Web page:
Normally I wouldn’t comment on a situation like this, (because it is far too easy for someone to come along and accuse me of homophobia, even though I love all people, and there is nothing about gay people that scares me in the least), but because it involves someone I know personally, I’m going to make a point on behalf of a friend. This post is my reaction and comments to the contents of Mike Adam's latest article in Townhall.com commenting on the Cisco firing of Frank Turek, titled "A Queer and Present Danger." It is in particular to the argument made by gay supporters that Cisco made no unconstitutional moves against Turek that I respond.
I happen to agree that First Amendment rights exist to protect American citizens from unjust treatment by the goverment. I also agree that a company has the prerogative to fire any employees or consultants for any reason, except for legal limitations. Those limitations exist to protect employees from superflous and ujnust firings and include reasons such as race, sex, religion, sexual orientation, and yes, viewpoint discrimination. I agree that Cisco has the prerogative, but I do believe they flubbed it on the viewpoint discrimination.
As far as Cisco is concerned, nothing Frank Turek ever said or did for which he was fired was ever a part of his dealings with the company. Anything the culpable manager found disagreeable was entirely within the realm of Turek’s private life. And what do we know about what people do in their private lives? That it is viewpoint discrimination if a company takes action for something that does not concern it. Cisco fired Turek for something he did in his private life.
So, gay supporters have been especially shrill as a result in trying to expand an acceptable limit to the First Amendment to justify Turek’s firing, saying that a private citizen is not constitutionally protected from the consequences of having a politically incorrect point of view to the point of forced unemployment. But let’s turn the tables and see if this argument works the other way: would it only be “consequences” if a gay rights activist were fired from his job because the manager didn’t like his views, views that never intersected with his job? The use of the word “consequences” is rather backhanded, as getting fired on account of viewpoint discrimination is no more a "consequence" than it was for blacks to get lynched as a “consequence” of the passage of the 13th Amendment. The manager who sought Turek’s firing did nothing out of said “consequence.” If not he, then Cisco, should have the balls to admit that this was an act of aggression on an indivdual’s private life, not a consequence of anything Turek said or did on behalf of the company.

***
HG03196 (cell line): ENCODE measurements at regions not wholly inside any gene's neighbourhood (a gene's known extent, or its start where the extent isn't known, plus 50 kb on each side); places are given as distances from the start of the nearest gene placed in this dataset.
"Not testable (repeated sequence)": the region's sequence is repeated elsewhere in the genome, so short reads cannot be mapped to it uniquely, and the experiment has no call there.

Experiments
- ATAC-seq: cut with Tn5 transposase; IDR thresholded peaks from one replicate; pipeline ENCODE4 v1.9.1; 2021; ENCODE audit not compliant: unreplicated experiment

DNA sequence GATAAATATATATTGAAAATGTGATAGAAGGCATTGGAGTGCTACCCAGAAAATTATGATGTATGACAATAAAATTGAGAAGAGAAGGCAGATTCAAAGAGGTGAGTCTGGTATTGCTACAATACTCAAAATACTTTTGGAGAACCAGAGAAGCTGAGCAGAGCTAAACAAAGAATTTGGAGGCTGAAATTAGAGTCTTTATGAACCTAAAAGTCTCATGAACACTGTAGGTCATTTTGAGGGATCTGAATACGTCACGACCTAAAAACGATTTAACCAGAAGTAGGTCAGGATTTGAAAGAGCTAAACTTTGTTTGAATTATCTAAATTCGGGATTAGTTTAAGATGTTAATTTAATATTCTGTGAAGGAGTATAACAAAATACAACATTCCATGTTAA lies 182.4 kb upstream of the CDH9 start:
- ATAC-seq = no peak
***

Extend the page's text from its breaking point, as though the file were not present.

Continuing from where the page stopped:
While we’re talking about consequences, let’s imagine what the consequences of Turek’s experience can bring to Cisco. This would be a great capitalistic opportunity for a competing company to clarify that any similar brouhaha would be stridently avoided and actively woo Cisco’s current clients over to them. Cisco’s clients could also take the time to reevaluate if Cisco’s heavy-handed and unfair firing practices are something they want to associate with. And finally, Cisco managers can all be publicly branded as the invasive, intolerant bigots they have been so far. If Cisco thinks I am being unfair and wants to redeem itself even a little, then the execs can display some public some good faith in showing the offending manager the same courtesy that he showed to Frank.
Read the background story of Frank Turek's firing from Cisco in Mike Adam's articles for Townhall.com:
The Cisco Kid (a reprint of Turek's letter to Cisco's CEO concerning his firing)
Cisco Sinks to a Dishonorable New Low
Holier than Mao
You can also listen to Frank himself talk about his experience on a radio broadcast with Crane Durham: